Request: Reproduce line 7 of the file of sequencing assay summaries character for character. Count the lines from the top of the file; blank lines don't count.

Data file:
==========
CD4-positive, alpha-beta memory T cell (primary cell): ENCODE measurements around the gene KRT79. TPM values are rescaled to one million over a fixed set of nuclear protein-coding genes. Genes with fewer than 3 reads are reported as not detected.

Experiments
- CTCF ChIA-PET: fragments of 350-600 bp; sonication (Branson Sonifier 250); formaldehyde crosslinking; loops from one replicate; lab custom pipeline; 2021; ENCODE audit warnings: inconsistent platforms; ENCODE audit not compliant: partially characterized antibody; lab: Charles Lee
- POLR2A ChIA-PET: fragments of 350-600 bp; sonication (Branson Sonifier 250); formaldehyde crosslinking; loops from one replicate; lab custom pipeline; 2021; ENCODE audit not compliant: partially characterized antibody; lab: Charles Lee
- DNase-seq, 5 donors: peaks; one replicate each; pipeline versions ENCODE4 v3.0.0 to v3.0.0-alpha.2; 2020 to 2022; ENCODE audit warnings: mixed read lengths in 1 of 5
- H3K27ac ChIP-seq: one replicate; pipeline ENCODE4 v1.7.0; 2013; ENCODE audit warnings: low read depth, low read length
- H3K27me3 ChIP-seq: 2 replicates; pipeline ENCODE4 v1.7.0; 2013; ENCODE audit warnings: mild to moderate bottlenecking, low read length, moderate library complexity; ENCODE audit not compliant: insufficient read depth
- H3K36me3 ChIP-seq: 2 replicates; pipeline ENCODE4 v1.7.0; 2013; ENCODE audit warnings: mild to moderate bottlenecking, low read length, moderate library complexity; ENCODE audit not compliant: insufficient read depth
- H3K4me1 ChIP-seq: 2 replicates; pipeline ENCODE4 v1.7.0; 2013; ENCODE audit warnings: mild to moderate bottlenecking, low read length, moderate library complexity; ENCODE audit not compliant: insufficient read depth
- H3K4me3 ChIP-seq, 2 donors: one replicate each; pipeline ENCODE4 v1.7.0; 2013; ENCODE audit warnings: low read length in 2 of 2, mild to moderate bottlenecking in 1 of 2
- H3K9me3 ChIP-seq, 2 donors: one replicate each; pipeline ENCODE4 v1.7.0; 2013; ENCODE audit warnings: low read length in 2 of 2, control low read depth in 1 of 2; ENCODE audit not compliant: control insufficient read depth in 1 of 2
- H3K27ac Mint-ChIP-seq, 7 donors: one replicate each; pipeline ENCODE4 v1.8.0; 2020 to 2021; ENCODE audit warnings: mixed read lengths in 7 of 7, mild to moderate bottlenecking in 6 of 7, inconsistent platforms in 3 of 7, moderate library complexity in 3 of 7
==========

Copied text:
- H3K27me3 ChIP-seq: 2 replicates; pipeline ENCODE4 v1.7.0; 2013; ENCODE audit warnings: mild to moderate bottlenecking, low read length, moderate library complexity; ENCODE audit not compliant: insufficient read depth